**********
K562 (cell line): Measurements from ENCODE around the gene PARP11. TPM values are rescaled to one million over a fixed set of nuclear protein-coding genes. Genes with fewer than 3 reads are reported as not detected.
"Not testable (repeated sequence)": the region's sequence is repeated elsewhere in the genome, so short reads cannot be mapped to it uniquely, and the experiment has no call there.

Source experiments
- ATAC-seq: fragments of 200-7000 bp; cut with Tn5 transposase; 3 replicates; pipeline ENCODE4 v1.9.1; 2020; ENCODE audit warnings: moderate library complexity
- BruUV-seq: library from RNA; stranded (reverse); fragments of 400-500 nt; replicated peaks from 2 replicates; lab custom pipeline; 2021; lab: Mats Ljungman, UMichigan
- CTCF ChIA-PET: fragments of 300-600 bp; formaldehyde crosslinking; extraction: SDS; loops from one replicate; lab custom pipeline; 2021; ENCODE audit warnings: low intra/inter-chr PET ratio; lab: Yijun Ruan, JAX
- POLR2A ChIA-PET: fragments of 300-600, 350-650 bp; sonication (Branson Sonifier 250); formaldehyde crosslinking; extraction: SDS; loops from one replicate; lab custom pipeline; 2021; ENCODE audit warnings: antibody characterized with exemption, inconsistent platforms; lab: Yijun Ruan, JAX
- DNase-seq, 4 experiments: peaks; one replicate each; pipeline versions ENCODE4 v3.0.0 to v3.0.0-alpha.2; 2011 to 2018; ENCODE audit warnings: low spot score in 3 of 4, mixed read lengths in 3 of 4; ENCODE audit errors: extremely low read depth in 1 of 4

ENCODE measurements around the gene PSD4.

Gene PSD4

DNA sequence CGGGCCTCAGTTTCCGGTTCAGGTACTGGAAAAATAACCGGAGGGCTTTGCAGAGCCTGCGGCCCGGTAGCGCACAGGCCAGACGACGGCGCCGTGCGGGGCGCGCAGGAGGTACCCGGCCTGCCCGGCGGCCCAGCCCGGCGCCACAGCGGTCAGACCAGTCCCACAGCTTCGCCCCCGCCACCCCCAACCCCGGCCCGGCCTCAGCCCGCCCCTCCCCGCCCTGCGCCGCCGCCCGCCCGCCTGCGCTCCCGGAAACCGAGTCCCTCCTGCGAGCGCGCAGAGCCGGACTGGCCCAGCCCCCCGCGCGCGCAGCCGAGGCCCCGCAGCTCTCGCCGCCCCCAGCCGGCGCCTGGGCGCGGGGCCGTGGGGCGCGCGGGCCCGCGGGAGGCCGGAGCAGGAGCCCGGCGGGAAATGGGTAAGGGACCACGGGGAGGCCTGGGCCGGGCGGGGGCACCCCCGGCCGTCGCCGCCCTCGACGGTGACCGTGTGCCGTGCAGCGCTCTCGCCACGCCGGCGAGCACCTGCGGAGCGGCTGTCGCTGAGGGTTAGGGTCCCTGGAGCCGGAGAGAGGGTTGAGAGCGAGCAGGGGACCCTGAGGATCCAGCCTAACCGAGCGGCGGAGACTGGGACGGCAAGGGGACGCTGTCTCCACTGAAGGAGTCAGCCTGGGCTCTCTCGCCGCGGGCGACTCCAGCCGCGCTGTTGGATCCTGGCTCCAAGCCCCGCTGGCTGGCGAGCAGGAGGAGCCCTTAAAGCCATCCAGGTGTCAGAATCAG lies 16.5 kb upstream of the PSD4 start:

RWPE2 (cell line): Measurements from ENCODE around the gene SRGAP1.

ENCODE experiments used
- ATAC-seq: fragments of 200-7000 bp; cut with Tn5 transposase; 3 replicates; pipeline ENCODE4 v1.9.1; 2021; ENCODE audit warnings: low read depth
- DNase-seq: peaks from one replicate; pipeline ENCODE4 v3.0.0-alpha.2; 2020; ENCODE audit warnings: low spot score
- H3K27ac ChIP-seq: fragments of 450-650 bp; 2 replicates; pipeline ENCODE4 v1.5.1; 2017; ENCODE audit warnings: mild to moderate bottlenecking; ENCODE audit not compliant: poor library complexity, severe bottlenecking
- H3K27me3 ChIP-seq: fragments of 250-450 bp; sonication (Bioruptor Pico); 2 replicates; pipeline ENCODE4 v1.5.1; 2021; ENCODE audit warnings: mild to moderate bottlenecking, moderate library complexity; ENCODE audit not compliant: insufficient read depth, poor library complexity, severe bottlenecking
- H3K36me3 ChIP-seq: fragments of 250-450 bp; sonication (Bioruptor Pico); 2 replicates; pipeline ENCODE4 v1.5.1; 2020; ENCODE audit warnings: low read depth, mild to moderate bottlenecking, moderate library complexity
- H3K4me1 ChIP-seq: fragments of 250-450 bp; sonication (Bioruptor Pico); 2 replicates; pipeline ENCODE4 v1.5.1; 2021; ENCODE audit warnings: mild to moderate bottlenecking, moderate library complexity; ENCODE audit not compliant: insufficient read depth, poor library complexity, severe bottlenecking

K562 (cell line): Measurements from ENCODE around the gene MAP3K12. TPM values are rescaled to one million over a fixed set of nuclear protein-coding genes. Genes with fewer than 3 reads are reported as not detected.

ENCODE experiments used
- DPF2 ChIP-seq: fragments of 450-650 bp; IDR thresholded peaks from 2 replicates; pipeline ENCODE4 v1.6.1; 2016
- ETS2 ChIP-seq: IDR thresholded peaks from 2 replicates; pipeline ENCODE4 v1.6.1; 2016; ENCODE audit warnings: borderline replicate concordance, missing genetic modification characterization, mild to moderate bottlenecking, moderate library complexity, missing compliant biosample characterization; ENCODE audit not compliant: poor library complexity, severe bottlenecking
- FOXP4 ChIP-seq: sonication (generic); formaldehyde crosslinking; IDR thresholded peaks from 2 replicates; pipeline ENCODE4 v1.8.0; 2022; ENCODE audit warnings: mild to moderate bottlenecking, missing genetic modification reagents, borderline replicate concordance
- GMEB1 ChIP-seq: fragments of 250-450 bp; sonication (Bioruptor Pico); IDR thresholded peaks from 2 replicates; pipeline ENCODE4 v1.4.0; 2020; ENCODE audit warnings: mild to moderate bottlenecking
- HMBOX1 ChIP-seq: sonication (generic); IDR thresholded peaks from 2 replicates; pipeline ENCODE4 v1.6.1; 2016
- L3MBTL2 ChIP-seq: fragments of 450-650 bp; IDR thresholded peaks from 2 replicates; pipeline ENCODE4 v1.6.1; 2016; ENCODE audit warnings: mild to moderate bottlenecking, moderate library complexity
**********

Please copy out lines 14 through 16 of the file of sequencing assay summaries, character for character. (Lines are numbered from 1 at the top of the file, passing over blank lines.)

- ATAC-seq: fragments of 200-7000 bp; cut with Tn5 transposase; 3 replicates; pipeline ENCODE4 v1.9.1; 2021; ENCODE audit warnings: low read depth
- DNase-seq: peaks from one replicate; pipeline ENCODE4 v3.0.0-alpha.2; 2020; ENCODE audit warnings: low spot score
- H3K27ac ChIP-seq: fragments of 450-650 bp; 2 replicates; pipeline ENCODE4 v1.5.1; 2017; ENCODE audit warnings: mild to moderate bottlenecking; ENCODE audit not compliant: poor library complexity, severe bottlenecking